Thursday, May 13, 2010

Yes Virginia, there is no free lunch

IMF report predicts long, painful road ahead for Greece's recovery
The risk that the joint IMF-European Union rescue plan will come unwound is "undeniably high," said the IMF staff report, which detailed how variations in the fund's assumptions about growth, inflation, interest rates, restructuring and other variables could leave Greece's debt load climbing despite the efforts to bring it down.

The level of concern that Greece's problems might spill over to other countries became clear last weekend when European finance ministers and the IMF approved a separate, near-trillion-dollar effort to support other indebted European nations if they run into trouble.

After years of growth fueled by low-interest borrowing available after Greece adopted the euro, the country must now go through years of "internal devaluation" -- falling wages, rising unemployment rates and stunted growth. As a member of the 16-nation European Monetary Union, the country does not have its own currency. But using local economic conditions, the IMF staff estimated that the country's "effective exchange rate" was overvalued by as much as 30 percent -- an excess that will have to be squeezed out of the economy in a "long and painful process."

The program's success "requires a decisive break from past behavior," the report said, and "hinges on deep and comprehensive structural reforms. . . . Without such reforms, Greece would not restore competitiveness, growth, and real incomes will remain stagnant and unemployment high, and the debt burden would eventually prove unsustainable."

Greek debt bailout makes no sense in any language
Equity and credit investors can't both be right -- and they're not. This European package of paper and promises is likely to end up on the scrap heap of history faster than you can say, ''auf wiedersehen, adieu, arrivederci, bye-bye," because it has little credibility with those who count the most -- potential buyers of the new mountain of debt.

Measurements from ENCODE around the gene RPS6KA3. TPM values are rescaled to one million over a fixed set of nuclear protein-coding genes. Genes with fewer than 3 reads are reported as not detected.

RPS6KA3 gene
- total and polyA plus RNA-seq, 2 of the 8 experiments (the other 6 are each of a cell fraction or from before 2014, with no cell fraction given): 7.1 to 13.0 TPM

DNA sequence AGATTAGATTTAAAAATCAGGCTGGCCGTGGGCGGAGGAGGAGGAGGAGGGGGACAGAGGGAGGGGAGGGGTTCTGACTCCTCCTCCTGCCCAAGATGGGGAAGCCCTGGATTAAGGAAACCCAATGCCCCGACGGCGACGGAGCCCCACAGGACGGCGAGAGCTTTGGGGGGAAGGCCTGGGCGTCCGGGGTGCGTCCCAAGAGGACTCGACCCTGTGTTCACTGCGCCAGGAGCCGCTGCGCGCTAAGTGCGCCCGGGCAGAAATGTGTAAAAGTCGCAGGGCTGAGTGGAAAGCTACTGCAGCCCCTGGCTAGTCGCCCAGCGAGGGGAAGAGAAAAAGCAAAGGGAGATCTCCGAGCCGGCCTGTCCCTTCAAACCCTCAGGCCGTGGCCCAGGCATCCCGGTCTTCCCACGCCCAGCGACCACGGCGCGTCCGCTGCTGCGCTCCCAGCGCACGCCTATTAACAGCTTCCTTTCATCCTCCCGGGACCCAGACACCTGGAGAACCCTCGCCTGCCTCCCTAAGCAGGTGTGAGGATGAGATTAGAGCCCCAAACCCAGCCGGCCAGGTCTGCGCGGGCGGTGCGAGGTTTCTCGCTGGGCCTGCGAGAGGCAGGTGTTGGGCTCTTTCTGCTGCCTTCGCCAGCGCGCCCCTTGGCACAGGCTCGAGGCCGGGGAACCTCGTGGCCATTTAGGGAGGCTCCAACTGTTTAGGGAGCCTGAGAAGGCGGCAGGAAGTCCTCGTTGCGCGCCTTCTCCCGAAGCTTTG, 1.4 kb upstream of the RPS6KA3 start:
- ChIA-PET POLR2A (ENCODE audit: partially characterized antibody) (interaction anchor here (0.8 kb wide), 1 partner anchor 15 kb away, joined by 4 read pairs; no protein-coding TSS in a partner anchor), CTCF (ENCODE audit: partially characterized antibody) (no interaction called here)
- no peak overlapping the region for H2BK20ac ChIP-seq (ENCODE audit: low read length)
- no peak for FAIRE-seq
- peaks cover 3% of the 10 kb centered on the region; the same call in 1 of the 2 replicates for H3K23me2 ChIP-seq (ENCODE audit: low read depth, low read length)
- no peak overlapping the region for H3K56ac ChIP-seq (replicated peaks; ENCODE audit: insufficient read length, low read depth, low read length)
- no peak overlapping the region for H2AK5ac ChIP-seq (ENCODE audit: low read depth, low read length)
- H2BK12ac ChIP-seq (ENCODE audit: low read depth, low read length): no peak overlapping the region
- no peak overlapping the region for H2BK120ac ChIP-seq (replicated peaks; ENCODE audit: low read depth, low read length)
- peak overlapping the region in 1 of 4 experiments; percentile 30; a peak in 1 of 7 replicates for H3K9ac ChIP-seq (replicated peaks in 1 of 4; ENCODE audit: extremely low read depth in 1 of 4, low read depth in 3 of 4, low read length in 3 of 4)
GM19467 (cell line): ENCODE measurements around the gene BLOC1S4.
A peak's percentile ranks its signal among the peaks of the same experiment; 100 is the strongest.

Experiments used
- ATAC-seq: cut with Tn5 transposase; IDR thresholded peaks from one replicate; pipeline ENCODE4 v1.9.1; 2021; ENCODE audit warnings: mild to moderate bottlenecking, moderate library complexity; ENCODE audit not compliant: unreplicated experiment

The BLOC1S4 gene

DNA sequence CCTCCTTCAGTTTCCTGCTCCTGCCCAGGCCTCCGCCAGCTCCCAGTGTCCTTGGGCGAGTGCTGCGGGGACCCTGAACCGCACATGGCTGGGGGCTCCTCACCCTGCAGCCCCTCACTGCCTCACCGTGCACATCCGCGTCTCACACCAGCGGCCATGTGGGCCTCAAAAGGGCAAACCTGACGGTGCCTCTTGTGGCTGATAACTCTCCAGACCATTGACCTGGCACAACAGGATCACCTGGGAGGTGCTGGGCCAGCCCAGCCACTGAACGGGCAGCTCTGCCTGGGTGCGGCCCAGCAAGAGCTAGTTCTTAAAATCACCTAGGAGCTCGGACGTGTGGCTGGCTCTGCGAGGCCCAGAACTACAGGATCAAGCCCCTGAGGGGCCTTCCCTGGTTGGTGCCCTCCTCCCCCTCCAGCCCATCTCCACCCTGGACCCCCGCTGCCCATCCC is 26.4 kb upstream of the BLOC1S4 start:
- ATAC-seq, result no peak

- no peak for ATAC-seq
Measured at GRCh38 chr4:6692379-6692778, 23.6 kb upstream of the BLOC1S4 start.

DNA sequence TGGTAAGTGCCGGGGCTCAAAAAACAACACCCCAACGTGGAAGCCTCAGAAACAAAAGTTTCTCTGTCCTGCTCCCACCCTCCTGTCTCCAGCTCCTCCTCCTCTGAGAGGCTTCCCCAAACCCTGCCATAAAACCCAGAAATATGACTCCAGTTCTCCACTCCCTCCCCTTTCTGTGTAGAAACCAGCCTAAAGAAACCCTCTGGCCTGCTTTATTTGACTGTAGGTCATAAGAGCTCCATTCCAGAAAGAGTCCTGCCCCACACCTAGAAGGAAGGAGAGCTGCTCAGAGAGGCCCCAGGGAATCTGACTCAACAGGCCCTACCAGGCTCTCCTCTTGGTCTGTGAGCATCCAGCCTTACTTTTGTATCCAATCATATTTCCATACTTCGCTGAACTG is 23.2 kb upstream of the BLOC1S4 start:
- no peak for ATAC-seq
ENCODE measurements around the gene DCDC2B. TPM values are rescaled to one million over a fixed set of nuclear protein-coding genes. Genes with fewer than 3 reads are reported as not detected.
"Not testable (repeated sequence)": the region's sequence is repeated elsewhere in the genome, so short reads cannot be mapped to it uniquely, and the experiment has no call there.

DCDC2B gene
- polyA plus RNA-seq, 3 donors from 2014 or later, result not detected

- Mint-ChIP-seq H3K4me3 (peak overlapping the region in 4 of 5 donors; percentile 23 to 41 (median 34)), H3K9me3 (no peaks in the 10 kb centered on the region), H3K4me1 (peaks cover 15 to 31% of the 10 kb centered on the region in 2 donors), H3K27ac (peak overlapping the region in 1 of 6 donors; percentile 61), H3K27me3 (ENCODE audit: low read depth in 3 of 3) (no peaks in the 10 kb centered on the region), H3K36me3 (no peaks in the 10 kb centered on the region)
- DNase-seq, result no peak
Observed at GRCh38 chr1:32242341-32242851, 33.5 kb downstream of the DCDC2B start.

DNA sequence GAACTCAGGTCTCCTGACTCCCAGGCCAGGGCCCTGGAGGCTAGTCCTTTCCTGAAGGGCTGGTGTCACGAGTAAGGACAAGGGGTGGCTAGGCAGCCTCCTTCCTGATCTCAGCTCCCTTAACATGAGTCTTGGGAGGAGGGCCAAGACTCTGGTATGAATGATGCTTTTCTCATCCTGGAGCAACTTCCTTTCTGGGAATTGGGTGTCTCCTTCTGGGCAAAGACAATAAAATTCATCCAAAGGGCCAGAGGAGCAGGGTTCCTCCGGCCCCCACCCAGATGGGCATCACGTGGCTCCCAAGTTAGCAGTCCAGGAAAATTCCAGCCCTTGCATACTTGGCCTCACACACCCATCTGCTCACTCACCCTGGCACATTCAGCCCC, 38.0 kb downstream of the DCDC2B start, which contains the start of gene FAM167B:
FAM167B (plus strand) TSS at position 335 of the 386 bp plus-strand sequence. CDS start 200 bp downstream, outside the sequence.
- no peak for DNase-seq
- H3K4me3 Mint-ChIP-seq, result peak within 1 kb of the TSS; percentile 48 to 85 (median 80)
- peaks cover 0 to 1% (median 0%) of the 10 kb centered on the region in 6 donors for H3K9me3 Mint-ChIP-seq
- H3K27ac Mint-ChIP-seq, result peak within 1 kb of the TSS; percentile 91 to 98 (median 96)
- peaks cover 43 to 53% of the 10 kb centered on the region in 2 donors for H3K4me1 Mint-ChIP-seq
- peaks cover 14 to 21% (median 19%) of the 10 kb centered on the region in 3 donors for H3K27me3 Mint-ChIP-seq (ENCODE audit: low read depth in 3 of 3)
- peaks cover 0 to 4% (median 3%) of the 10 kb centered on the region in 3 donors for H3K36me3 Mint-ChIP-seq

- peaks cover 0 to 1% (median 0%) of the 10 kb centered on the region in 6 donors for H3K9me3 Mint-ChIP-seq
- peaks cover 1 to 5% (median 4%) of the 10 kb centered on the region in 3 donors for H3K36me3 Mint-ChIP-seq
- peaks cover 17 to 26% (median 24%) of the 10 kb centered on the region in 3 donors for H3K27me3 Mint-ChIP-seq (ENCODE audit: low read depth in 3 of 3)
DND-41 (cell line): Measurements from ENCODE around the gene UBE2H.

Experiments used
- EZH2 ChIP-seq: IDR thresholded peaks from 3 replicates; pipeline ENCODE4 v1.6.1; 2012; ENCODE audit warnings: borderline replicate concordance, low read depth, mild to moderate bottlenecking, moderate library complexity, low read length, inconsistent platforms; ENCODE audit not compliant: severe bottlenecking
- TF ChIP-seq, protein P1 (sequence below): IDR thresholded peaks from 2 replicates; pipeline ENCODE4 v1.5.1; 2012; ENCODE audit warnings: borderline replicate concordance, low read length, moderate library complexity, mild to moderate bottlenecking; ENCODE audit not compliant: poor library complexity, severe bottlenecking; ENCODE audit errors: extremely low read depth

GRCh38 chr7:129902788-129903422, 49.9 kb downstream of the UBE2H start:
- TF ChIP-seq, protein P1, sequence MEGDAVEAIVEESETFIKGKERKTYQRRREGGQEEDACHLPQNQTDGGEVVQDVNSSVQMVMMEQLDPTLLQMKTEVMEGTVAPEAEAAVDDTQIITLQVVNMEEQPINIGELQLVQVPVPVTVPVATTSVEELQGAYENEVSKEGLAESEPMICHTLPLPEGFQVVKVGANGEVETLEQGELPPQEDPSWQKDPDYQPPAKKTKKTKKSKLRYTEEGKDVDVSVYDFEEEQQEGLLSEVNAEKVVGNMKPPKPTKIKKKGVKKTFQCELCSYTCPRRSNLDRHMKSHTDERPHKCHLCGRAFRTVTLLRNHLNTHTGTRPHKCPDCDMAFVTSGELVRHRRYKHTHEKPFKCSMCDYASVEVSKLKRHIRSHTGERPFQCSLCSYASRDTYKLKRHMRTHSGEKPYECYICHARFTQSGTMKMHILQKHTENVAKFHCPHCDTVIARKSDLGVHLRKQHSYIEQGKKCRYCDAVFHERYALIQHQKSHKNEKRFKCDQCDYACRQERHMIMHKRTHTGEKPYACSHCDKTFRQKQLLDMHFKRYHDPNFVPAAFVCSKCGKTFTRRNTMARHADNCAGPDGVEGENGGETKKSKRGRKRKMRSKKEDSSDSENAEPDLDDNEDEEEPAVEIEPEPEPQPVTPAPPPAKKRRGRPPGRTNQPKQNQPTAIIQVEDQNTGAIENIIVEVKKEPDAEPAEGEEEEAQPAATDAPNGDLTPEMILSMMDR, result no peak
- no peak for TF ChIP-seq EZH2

Once equity investors figure this out, it will be lights out for Europe. Start the clock for a new Dark Ages: the whole Continent will be a massive short.

The key reason, says Jeddeloh, is that investors recognize what European politicians couldn't muster the courage to say: If launched, the loan package would force structural reforms that would require higher taxes, lower government spending, more unemployment, a recession in the EU and a depression in Greece.

A trillion dollars cannot be snapped out of thin air.

"Region of Reverse Command:" Consequences of the Industrialised Country Debt Explosion
A pilot usually gets a plane to gain altitude by pulling back on the controls to raise the plane’s nose, which directs more engine thrust upward and causes the plane to climb. But as student pilots quickly learn, there is a limit. While raising the plane’s nose causes the plane to climb, it also induces a type of drag that causes the plane to slow down. As a plane slows down, it becomes progressively more difficult to maintain the lift needed to get the plane into a climb. Eventually, the induced drag is so large that it overwhelms the impact of raising the nose, so that pulling back on the controls does the opposite of what it normally does, causing the plane to descend instead of climb. Pilots know this as the “region of reverse command”.

Economic policy has a region of reverse command, too.